The game bent in a illustrative fashion – with the backend of the Cubs’ lineup producing what the bottom of the Cardinals’ lineup did not. The lowest third of the Cubs’ order provided the team’s first five RBIs on the way to a 7-1 victory Wednesday night at Wrigley Field. Those same spots in the Cardinals order went zero-for-five with runners in scoring position. The Cardinals’ lone run came on Lars Nootbaar’s solo homer, and Paul DeJong struck out twice as Arenado’s replacement in the lineup.
“It impacted the game in the moment and impacts the rest of the game without having one of your best players on the field,” Marmol said. “Playing hard, making a run for it – that can’t be handled that way moving forward. I’m more frustrated that you can impact the course of the game that badly. I think it should have been handled completely different.”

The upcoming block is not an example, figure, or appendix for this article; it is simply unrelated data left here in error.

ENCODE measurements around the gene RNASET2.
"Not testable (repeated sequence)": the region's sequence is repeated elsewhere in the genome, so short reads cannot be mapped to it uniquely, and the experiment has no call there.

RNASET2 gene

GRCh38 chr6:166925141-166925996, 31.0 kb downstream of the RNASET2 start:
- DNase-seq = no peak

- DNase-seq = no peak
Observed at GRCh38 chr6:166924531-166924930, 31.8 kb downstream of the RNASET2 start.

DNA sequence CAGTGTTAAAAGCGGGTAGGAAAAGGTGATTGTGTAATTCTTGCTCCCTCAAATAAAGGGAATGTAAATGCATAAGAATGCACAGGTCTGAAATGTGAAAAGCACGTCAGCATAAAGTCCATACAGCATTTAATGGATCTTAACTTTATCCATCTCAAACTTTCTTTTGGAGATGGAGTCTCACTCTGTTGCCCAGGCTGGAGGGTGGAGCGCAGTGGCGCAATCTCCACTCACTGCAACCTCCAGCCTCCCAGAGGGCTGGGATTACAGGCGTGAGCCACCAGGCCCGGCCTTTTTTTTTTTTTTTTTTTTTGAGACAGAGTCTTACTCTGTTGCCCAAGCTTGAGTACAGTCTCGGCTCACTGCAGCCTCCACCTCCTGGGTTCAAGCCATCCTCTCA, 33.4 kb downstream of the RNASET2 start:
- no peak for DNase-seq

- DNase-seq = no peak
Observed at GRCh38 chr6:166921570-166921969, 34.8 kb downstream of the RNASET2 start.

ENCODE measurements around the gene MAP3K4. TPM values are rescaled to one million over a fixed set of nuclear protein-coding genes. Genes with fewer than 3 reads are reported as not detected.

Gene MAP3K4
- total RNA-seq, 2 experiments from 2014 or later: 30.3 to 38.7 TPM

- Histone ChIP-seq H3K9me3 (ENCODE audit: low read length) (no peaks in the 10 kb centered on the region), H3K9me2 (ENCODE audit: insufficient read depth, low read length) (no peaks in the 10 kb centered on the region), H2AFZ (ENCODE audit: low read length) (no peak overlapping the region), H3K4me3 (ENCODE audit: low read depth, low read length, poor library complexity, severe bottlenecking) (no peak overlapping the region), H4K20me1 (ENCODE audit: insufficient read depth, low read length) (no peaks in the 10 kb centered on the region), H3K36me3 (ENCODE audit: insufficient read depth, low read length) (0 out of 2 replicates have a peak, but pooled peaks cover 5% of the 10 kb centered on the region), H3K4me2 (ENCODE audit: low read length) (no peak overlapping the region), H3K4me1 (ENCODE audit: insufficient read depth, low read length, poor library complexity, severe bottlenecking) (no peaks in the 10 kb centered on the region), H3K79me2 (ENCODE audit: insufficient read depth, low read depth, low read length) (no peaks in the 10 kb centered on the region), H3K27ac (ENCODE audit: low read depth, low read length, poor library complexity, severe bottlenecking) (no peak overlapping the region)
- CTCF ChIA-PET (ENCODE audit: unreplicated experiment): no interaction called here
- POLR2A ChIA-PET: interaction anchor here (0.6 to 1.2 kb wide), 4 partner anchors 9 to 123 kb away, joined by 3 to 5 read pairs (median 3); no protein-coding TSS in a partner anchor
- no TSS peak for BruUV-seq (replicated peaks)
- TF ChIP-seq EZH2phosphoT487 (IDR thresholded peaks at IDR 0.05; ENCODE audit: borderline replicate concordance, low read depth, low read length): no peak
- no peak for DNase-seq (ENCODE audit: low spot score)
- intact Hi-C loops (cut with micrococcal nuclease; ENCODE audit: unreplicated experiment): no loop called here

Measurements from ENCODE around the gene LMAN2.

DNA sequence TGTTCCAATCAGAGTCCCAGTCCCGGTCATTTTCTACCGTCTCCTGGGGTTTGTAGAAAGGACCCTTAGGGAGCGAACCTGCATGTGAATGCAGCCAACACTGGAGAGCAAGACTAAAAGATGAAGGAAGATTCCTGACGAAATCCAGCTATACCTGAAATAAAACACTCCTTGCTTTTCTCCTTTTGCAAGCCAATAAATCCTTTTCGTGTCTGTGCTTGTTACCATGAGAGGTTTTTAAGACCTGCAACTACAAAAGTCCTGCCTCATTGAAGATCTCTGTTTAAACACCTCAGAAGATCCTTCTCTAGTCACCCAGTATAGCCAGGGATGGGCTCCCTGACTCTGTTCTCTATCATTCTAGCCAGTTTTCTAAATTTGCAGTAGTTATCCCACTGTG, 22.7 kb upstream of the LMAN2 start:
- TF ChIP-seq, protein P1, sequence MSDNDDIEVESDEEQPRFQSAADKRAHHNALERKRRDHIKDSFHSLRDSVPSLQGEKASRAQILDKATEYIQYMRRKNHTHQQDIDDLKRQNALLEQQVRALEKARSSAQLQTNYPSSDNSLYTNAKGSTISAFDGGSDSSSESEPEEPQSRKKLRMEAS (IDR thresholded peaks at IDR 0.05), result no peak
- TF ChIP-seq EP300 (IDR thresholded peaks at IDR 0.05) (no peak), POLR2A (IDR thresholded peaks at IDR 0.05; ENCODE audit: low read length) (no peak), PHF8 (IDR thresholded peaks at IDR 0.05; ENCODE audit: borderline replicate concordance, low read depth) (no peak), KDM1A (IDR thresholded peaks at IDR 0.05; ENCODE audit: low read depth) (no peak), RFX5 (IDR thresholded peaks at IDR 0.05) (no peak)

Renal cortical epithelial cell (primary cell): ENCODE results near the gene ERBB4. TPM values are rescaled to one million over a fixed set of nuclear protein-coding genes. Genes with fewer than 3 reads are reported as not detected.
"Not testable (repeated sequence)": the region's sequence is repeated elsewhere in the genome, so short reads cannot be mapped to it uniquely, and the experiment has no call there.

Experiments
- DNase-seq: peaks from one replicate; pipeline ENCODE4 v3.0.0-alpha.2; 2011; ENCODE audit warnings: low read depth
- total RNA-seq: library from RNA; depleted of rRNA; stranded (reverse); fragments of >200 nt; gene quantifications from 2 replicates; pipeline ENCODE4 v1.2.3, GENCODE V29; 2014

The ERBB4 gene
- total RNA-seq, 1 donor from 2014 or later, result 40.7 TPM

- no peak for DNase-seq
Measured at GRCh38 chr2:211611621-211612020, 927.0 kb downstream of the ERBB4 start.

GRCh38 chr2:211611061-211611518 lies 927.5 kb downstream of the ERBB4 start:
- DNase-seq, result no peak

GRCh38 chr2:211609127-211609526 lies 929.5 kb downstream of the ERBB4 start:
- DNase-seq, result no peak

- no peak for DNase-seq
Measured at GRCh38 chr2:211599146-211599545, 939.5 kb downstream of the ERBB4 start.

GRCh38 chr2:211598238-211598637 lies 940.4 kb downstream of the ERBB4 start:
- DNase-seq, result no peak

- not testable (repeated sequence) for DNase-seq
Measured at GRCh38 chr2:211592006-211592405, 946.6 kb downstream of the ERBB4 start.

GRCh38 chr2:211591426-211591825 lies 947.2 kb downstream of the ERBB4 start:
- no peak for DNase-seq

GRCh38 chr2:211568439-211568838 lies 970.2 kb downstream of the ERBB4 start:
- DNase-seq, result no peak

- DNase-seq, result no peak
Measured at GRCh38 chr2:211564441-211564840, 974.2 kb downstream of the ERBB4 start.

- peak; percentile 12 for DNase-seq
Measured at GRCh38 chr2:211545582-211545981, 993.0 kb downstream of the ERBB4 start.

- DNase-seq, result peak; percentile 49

A pool reporter was not arranged by the media in time to get Libka’s explanation.
The Cardinals’ issue was his immediate decision to eject Arenado instead of letting Arenado fume and move on. The ejection was the Cardinals second of the road trip, Arenado’s second of the season. Like Marmol’s ejection this past weekend in Arizona, a smile was involved. Marmol took issue with umpire C. B. Bucknor’s “smirk” as he ejected the manager for arguing balls and strikes. Libka had a grin as he ejected Arenado.
The entire exchange, including Arenado’s snap pivot to confront Libka, put both professionals in close proximity. Libka had barely finished his strikeout hand signal when he transitioned to an ejection. The Cardinals confirmed that Arenado did not say any of the phrases that might have got him ejected so rapidly. Marmol said the explanation he received from Libka was not satisfactory.